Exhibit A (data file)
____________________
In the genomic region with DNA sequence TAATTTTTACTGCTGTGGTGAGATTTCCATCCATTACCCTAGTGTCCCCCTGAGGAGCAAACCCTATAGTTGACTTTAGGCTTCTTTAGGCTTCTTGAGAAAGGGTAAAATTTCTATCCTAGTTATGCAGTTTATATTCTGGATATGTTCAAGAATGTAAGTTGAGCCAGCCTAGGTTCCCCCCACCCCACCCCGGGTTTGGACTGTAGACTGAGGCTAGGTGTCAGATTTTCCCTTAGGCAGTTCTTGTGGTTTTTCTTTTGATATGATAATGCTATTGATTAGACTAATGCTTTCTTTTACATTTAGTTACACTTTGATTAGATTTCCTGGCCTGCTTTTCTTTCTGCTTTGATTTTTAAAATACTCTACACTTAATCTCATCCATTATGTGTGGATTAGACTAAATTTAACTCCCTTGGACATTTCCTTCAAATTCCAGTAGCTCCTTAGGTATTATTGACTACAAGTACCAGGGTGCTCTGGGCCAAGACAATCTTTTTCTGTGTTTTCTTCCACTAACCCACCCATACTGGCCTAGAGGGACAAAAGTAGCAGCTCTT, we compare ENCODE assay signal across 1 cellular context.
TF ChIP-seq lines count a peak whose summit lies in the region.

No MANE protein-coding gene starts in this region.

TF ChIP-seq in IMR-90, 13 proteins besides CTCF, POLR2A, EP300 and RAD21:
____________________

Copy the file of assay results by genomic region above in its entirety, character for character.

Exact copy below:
In the genomic region with DNA sequence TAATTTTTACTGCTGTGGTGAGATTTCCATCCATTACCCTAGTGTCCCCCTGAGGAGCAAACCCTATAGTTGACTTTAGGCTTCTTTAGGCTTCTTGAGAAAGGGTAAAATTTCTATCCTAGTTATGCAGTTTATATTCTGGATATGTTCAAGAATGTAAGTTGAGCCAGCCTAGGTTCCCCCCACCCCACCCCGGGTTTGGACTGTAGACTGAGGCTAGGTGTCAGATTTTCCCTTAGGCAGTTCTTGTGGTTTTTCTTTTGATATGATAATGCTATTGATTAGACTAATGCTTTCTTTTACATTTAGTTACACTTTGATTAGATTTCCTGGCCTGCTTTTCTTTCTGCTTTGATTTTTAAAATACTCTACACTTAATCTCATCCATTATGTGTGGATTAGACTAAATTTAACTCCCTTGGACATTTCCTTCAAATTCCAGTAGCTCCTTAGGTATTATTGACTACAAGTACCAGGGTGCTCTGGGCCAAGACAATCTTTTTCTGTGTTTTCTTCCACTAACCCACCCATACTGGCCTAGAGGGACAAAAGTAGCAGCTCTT, we compare ENCODE assay signal across 1 cellular context.
TF ChIP-seq lines count a peak whose summit lies in the region.

No MANE protein-coding gene starts in this region.

TF ChIP-seq in IMR-90, 13 proteins besides CTCF, POLR2A, EP300 and RAD21: